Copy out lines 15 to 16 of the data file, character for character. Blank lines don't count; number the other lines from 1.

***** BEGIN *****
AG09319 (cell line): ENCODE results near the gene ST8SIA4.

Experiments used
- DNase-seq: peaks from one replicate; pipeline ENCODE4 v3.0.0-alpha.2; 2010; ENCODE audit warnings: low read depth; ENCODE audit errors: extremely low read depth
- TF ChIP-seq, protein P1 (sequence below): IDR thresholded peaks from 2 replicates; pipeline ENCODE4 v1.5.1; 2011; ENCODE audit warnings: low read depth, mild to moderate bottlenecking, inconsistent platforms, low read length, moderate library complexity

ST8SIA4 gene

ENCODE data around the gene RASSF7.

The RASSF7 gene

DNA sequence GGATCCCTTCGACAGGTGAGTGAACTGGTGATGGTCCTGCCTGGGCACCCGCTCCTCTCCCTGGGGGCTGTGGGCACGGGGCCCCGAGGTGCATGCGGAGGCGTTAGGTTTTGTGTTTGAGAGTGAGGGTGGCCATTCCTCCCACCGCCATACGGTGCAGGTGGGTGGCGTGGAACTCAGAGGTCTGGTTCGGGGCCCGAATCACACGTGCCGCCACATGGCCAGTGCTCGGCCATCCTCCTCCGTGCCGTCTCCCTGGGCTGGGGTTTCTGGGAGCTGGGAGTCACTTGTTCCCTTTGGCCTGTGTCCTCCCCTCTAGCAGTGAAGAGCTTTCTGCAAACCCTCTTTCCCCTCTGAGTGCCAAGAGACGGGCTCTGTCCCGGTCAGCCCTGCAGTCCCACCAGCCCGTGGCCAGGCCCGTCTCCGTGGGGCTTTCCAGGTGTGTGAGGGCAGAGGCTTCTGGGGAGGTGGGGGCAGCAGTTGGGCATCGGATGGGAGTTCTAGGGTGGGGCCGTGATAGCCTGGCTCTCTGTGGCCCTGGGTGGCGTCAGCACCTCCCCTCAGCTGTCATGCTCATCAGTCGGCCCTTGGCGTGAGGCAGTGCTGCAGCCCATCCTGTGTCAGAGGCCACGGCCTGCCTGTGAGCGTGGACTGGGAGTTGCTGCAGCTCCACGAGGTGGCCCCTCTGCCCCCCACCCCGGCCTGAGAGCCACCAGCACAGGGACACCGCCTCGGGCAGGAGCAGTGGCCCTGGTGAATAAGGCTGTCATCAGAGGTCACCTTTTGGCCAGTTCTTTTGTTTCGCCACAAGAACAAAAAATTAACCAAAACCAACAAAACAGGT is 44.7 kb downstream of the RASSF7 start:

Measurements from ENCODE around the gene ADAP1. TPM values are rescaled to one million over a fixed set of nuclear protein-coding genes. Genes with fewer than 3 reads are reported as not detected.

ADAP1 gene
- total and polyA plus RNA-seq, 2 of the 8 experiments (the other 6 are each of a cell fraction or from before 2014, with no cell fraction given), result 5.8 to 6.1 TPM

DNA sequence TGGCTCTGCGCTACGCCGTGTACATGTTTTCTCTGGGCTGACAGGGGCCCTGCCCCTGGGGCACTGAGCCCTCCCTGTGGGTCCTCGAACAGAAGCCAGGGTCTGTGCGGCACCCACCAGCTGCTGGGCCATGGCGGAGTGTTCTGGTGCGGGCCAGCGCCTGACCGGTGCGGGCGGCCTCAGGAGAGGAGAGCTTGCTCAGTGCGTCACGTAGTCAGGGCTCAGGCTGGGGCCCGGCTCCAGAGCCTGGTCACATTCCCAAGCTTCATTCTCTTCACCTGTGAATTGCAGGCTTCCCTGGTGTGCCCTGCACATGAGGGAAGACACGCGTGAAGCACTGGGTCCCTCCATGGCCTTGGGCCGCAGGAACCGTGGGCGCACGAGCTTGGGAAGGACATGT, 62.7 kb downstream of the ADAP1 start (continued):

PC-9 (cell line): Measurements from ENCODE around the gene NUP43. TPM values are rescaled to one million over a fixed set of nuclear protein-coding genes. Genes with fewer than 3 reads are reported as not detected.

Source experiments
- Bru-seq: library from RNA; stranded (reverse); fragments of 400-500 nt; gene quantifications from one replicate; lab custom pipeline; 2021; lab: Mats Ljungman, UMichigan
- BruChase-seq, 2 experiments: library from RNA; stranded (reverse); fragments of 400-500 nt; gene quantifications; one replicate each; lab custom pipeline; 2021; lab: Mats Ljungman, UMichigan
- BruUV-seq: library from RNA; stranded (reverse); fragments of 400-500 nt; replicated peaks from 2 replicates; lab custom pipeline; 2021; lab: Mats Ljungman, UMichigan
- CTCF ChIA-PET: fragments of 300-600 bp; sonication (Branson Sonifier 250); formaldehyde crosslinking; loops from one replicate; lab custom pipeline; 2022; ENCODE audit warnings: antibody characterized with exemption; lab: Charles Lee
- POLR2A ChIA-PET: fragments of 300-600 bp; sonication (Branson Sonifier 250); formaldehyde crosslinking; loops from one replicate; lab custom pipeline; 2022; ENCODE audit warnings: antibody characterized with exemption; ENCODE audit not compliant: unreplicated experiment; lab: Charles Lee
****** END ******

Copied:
- Bru-seq: library from RNA; stranded (reverse); fragments of 400-500 nt; gene quantifications from one replicate; lab custom pipeline; 2021; lab: Mats Ljungman, UMichigan
- BruChase-seq, 2 experiments: library from RNA; stranded (reverse); fragments of 400-500 nt; gene quantifications; one replicate each; lab custom pipeline; 2021; lab: Mats Ljungman, UMichigan